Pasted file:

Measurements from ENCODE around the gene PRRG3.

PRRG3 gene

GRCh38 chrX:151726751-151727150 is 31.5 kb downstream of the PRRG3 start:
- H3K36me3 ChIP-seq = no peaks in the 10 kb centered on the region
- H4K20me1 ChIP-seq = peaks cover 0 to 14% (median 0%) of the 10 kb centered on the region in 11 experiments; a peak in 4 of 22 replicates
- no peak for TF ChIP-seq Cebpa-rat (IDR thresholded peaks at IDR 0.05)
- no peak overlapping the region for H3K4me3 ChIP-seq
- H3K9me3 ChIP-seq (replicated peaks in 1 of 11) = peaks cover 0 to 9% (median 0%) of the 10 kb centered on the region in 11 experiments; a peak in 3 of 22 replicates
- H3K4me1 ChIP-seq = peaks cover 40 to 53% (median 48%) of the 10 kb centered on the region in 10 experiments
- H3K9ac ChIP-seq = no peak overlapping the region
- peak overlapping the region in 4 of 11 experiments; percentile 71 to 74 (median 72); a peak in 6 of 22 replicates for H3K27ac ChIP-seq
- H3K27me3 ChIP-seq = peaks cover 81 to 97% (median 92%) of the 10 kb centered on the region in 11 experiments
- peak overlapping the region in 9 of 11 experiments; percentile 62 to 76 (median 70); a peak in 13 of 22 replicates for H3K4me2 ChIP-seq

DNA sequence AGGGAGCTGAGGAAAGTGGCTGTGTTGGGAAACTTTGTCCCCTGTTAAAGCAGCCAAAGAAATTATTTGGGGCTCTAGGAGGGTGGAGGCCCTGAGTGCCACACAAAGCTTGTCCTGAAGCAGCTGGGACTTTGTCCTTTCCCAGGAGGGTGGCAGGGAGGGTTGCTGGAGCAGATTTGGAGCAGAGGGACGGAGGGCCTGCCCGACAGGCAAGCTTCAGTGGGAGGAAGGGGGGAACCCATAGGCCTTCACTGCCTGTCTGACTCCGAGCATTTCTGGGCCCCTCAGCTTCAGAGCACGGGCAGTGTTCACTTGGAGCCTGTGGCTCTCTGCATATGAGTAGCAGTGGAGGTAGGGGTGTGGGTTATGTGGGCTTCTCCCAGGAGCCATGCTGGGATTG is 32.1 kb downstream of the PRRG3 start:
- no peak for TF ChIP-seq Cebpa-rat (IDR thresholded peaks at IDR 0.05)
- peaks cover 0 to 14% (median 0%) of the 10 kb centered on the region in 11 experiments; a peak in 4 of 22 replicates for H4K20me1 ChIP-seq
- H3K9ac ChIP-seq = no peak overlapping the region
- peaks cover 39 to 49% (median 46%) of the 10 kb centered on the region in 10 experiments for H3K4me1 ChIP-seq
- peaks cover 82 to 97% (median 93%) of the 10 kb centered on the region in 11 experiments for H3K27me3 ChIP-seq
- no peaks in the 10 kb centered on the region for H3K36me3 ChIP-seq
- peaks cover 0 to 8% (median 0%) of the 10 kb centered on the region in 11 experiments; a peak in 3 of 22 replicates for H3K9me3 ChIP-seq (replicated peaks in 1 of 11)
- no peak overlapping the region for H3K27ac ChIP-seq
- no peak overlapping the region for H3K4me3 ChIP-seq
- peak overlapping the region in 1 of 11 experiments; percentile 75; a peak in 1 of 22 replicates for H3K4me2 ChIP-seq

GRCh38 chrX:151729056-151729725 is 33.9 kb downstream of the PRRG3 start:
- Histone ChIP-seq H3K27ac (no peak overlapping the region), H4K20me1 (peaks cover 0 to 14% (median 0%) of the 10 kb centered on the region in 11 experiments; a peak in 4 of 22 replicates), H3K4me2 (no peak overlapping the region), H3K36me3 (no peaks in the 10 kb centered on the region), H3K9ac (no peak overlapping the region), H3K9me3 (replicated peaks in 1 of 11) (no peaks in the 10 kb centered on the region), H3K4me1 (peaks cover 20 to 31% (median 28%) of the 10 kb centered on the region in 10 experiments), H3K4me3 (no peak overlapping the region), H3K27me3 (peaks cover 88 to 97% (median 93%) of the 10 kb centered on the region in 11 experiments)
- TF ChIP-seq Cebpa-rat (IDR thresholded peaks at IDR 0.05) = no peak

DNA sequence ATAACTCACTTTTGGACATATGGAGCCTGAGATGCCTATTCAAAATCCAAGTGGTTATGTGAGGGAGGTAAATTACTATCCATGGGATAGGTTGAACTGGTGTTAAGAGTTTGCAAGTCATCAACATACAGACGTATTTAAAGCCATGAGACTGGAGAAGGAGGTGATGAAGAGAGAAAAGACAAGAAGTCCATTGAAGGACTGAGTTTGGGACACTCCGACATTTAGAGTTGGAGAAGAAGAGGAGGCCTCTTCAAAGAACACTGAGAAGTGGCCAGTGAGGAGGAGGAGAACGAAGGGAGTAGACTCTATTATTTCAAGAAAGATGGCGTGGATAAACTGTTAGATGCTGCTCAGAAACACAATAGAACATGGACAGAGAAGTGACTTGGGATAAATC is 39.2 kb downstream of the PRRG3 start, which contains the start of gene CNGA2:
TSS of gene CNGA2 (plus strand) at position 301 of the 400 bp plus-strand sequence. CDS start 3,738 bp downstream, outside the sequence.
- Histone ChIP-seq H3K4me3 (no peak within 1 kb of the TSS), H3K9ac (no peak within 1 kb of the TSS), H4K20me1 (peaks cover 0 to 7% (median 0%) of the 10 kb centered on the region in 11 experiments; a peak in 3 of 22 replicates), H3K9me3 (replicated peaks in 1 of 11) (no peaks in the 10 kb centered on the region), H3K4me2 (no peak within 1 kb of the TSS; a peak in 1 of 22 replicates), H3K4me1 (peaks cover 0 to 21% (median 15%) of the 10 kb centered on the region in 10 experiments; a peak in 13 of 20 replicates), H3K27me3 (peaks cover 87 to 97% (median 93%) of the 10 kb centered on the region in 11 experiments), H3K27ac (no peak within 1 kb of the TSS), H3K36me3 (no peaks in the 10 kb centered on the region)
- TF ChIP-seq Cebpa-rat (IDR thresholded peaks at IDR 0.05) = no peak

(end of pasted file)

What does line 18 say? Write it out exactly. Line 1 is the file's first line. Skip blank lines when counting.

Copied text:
- peaks cover 39 to 49% (median 46%) of the 10 kb centered on the region in 10 experiments for H3K4me1 ChIP-seq